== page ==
Context Book: A Shape Emerging

I’ve been writing a book on designing context for about a year now. It’s been possibly the most challenging thing I’ve ever done.

I’m starting to see the end of the draft. It’s just beyond my carpal-tunnel-throbbing clutches. Of course, there are still many weeks of revision, review, and the rest still to go.

When I proposed the book to O’Reilly Media, I included an outline, as required. But I knew better than to post that outline anywhere, since I figured it would likely change as I wrote. It turns out, I was more right than I knew. So many of the hunches that nudged me into doing this work turned out to be a lot more complicated, but mostly in a good way.

One major discovery for me was how important the science around “embodied cognition” would be to sorting all this out; also, how little I actually knew about the subject. Now, I find myself fully won over by what some call the “Radical Embodied Cognition” school of thought. An overview of the main ideas can be found in a post at the Psych Science Notes blog, written by a couple of wonderful folks in the UK, from whom I’ve learned a great deal. (They also tweet via @PsychScientists)

At this point, I think the book has a fairly stable structure that’s emerged through writing it. There are 5 chapters; I have about 1/3 of the 4th chapter, and the 5th chapter, to go. (These shouldn’t take me nearly as long as the earlier stuff, for which I had to do a lot more research and learning.)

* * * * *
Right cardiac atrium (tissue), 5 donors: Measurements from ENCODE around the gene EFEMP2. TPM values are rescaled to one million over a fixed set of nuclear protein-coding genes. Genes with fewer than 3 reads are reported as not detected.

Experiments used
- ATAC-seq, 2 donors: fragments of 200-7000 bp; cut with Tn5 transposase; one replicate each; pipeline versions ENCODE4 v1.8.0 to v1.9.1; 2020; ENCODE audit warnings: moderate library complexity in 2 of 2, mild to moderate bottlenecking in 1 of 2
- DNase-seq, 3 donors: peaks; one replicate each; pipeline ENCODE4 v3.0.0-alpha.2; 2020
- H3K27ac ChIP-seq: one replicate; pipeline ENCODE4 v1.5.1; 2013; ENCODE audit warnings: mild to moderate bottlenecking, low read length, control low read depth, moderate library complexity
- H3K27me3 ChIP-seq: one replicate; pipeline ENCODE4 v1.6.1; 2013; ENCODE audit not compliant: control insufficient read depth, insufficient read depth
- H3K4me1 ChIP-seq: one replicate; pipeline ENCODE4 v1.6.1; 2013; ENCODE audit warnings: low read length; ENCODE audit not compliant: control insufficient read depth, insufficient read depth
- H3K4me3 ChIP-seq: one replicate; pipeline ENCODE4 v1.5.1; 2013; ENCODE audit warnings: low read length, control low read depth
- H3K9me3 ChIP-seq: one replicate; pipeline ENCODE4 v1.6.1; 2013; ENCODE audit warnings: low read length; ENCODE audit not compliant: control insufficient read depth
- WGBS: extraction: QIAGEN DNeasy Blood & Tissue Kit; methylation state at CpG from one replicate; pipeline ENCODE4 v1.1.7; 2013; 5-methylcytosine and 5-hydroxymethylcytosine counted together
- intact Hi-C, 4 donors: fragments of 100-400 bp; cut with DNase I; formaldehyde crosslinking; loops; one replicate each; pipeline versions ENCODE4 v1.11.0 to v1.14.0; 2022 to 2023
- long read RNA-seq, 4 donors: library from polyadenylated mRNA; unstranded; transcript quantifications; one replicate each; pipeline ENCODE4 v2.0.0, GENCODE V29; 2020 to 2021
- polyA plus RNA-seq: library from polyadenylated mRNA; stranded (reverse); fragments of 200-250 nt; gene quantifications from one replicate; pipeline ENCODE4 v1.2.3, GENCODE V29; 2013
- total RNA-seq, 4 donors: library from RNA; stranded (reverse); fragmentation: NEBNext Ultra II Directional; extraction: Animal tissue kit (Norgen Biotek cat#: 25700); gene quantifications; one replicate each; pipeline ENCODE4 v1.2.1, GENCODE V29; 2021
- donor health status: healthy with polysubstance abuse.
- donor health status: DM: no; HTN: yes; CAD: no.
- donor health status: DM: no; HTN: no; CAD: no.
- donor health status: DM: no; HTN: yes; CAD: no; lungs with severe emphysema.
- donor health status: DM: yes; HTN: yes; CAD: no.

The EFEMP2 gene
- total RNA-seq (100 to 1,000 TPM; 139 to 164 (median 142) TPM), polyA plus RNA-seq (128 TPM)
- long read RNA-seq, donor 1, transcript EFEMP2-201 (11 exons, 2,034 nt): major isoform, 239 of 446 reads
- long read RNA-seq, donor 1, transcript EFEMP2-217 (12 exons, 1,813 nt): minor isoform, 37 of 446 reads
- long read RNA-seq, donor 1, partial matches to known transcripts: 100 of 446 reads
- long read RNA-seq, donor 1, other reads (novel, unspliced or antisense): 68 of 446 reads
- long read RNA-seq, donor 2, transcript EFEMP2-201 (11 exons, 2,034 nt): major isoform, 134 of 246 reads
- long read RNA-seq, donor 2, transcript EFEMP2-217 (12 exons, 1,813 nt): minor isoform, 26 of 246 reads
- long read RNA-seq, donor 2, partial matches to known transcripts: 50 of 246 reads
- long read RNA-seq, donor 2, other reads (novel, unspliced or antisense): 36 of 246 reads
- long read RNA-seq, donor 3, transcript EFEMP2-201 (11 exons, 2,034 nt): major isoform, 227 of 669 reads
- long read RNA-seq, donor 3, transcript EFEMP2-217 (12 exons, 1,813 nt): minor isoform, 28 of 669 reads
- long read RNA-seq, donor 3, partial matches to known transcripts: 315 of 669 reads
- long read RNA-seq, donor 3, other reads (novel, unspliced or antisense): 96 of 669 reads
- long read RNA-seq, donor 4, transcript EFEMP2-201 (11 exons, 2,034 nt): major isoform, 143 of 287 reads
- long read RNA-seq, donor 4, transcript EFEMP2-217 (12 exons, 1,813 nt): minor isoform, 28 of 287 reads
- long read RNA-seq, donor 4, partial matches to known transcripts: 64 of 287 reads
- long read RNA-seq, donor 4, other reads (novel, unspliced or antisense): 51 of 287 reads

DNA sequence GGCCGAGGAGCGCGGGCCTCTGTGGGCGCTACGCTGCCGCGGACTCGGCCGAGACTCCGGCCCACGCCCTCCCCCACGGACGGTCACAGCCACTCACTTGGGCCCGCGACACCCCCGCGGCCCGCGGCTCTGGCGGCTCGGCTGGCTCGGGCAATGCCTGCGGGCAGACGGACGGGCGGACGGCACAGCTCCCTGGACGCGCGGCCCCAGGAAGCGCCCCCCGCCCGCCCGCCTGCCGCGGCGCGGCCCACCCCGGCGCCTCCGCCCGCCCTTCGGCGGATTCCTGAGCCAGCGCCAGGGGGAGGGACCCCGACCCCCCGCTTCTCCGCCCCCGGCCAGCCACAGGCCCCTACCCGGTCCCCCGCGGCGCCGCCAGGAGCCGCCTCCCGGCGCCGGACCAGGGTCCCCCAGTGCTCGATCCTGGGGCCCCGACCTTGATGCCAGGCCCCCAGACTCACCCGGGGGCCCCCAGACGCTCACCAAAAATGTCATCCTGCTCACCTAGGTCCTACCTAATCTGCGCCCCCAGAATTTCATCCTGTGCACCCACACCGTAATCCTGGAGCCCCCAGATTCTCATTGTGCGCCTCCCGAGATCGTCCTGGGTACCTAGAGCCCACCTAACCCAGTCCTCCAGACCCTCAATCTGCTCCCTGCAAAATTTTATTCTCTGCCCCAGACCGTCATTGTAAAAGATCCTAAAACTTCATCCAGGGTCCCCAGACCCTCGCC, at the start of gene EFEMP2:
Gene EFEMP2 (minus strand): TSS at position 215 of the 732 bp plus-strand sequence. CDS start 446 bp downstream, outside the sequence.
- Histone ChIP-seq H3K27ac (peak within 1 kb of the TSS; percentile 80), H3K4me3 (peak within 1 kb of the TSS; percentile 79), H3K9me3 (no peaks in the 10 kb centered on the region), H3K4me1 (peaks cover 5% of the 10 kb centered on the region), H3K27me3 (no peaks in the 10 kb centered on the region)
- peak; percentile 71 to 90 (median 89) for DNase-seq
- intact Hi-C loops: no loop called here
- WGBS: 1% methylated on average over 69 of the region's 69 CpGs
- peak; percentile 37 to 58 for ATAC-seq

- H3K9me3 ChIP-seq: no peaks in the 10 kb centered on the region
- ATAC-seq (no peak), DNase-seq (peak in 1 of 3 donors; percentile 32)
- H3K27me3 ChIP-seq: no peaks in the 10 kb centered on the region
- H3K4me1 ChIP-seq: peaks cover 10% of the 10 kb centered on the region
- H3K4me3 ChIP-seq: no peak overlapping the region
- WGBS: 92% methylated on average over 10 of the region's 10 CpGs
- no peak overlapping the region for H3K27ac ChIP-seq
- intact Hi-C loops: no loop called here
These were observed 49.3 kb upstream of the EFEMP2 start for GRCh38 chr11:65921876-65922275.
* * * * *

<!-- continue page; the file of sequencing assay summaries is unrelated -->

Partly to help explain this structure to myself, I came up with a diagram that shows how the points covered early on are revisited and built upon, layer by layer. (Touch/click to see full size in separate window)

contextbook_structure_diagram_jan17b

 

Admittedly, the topics listed here don’t sound like a typical O’Reilly book; some might look at it and say “this is too theoretical, it’s not practical enough for me.” But, as I mention in the (still in draft) Preface, “there’s nothing more practical than understanding the properties of the materials you work with, and the principles behind how people live with the things you make.”

There will be “practical examples” of course, though perhaps not every 2-3 pages like in many UX-related books. (Nothing wrong with that, of course, it’s just not as appropriate for this subject matter.)

However — I’m still in the thick of writing, so who knows what could change? Now back to the manuscript. *typetypetypetype*

 

 

 

 

  • Kel Smith

    Great framework. Writing a book is a *lot* more difficult than most people acknowledge. I have new respect for anyone who commits to a long-term endeavor and actually sees it through, regardless of how the final product is judged. Can’t wait to add your book to my shelf.

  • andrewhinton

    Thank you Kel … and likewise (and then some)!